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Introduction by: Yasmine Shamma
Illustrated by: Yasmeen Ismail
Take Off Your Brave: The World Through the Eyes of a Preschool Poet. 2022 (Picture Book).
Four-year-old author Nadim puts his thoughts on paper and gives us a glimpse of how he sees the world: filled with glitter, magical boxes, and cuddles with Mom. His perspective depicts a realm where school smells like daffodils and honey (and sometimes dirty socks), where Wednesdays are rainbow-colored, where the fish in the sea make a soothing sound, and where everyone has love, even people who are sometimes mean. The poems in this anthology make for joyful reading and are paired with Ismail’s energetic, child-friendly artwork that invites readers to wholeheartedly enter Nadim’s world. Simultaneously funny and tender, gentle and zany, this anthology may just persuade readers young and old to unleash the poet within.
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Paul, Miranda (editor)
Illustrated by: Marlena Myles
Thanku: Poems of Gratitude. 2019 (Picture Book Anthology).
This poetry anthology explores a wide range of ways to be grateful, with poems by a diverse group of contributors, including Joseph Bruchac, Margarita Engle, Cynthia Leitich Smith, Naomi Shihab Nye, Charles Waters, and Jane Yolen. Each writer uses a different poetic form and explores many ways of embodying thankfulness, from gratitude for a puppy, to gratitude for family, and gratitude for the sky. Myles’ gorgeous, colorful illustrations showcase a variety of perspectives, including broad landscapes and intimate close-ups. This poetry collection will be meaningful for readers during any season, not just Thanksgiving.
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Salazar, Aida
Compiled by: Alina Chau
Illustrated by: Various artists
In the Spirit of a Dream: Thirteen Stories of American Immigrants of Color. 2021 (Picture Book).
Triumphant and inspiring, this picture book is a tribute to American immigrants of color, written in poems and illustrated by thirteen first- and second-generation immigrant artists. In the spirit of a dream, many immigrants of color traverse continents, oceans, and borders, to move to the United States in pursuit of opportunity. The American immigrants of color featured here range from world-famous to local heroes. The biographies include engineer and astronaut Anousheh Ansari; Paralympic athlete and entrepreneur Alejandro Albor; jazz musician Candido Camero; dancer Conceiçao Damasceno; basketball player Dikembe Mutombo; politician Ilhan Omar; environmental activist Juana Guttierez; cellist Yo-Yo Ma, and the Undocupoets, a group of undocumented poets.
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Warga, Jasmine
Other Words for Home. 2019 (Middle Grade Fiction).
Twelve-year-old Jude never imagined she’d be leaving her beloved older brother and father behind in Syria. When things in her hometown start becoming volatile, Jude and her mother move to Cincinnati to live with relatives. At first, everything in America seems overwhelming: too fast and too loud. The American movies that Jude has always loved haven’t prepared her for starting school in the US, including her new label of “Middle Eastern,” an identity she’s never known before. This life also brings unexpected surprises: there are new friends, a whole new extended family, and a school musical that Jude might just audition for. Maybe America, too, is a place where Jude can be seen as her true self. This middle grade novel in verse is heartwarming and profound, and garnered the prestigious recognition of a Newbery Honor.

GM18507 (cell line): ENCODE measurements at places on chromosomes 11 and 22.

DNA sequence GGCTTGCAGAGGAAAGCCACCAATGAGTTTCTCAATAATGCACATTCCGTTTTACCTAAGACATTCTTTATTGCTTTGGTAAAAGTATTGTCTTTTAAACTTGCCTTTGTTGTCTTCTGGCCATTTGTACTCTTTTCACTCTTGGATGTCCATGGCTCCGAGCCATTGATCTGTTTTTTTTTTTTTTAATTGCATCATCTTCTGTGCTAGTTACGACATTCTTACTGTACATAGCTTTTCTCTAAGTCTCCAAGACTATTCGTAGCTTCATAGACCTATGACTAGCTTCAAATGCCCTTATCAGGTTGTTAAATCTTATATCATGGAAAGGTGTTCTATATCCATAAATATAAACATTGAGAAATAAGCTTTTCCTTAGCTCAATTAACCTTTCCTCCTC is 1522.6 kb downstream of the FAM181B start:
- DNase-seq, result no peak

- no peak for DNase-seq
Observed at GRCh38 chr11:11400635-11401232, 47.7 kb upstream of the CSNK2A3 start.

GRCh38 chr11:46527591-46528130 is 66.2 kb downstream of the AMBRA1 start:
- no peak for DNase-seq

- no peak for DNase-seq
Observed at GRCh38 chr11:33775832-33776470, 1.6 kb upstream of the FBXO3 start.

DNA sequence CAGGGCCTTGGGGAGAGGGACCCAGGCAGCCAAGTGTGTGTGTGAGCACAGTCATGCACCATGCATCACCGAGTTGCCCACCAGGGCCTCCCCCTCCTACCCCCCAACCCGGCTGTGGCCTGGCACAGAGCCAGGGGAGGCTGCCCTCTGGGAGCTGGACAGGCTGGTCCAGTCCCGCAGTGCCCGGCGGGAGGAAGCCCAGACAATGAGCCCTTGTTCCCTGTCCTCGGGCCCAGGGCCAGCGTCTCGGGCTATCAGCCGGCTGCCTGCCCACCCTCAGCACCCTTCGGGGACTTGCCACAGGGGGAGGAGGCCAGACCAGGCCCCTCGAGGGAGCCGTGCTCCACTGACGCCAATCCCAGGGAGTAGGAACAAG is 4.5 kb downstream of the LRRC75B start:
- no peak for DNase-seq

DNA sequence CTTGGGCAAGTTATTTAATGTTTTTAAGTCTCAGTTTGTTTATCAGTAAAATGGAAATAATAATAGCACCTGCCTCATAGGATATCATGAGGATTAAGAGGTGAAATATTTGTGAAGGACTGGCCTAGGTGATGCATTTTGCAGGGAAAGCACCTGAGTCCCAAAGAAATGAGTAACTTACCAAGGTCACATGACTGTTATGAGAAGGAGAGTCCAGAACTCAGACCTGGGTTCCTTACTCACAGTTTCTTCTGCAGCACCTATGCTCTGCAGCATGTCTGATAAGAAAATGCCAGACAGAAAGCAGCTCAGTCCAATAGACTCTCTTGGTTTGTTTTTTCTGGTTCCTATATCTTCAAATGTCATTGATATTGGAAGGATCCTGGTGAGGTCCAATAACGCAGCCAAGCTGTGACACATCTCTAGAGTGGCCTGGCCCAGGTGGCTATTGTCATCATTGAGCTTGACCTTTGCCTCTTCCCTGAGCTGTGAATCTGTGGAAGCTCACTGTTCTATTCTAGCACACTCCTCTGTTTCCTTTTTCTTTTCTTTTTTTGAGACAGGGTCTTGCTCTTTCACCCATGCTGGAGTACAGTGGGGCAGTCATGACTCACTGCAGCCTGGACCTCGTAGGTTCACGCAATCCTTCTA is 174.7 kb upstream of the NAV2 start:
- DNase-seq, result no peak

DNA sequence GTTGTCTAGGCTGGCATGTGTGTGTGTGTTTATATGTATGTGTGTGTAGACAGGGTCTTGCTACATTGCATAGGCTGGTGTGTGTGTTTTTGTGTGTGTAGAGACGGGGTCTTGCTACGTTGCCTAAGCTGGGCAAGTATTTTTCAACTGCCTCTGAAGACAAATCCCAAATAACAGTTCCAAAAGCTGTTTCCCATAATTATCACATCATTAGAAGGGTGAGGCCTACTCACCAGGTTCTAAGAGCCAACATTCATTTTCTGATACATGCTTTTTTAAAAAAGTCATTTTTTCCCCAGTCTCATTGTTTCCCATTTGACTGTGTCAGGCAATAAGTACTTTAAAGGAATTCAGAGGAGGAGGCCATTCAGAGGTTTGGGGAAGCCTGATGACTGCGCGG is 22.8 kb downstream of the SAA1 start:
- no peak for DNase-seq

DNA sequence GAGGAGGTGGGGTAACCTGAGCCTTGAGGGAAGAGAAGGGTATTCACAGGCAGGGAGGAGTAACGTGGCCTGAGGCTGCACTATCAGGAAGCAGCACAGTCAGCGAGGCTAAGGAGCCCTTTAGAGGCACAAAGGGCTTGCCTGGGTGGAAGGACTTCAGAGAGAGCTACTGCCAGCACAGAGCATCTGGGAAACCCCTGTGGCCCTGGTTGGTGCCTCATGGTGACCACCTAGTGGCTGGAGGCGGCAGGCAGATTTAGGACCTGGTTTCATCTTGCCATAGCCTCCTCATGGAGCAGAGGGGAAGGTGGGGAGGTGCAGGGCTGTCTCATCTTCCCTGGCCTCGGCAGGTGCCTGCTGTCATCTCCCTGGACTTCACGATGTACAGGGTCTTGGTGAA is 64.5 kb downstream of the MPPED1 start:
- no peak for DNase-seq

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Resources / References
Academy of American Poets: National Poetry Month
Find more information about the events, activities, and social media campaigns happening during National Poetry Month on this page of the Academy of American Poets’ website.


Accessibility, Neurodiversity, and Disability Rights: It’s Disability Awareness Month!

March is Disability Awareness Month! Disability is a broad umbrella term, encompassing lived experiences ranging from blindness or visual impairment to post-traumatic stress disorder. Almost a quarter of the population in the United States is estimated to be living with a disability according to the CDC. This month is an opportunity to learn more about disability experiences and to contemplate how to support the disability rights movement, which seeks to expand accessibility and create equal opportunities for employment, housing, and education. The children’s and young adult books on this list feature stories about hearing loss, autism, ADHD, dyslexia, cerebral palsy, and anxiety. To find more youth literature with disability representation, take a look at the winners and honorees of the Schneider Family Book Award, which “honors an author or illustrator for a book that embodies an artistic expression of the disability experience for child or adolescent audiences.” The link to the award page can be found at the end of this post.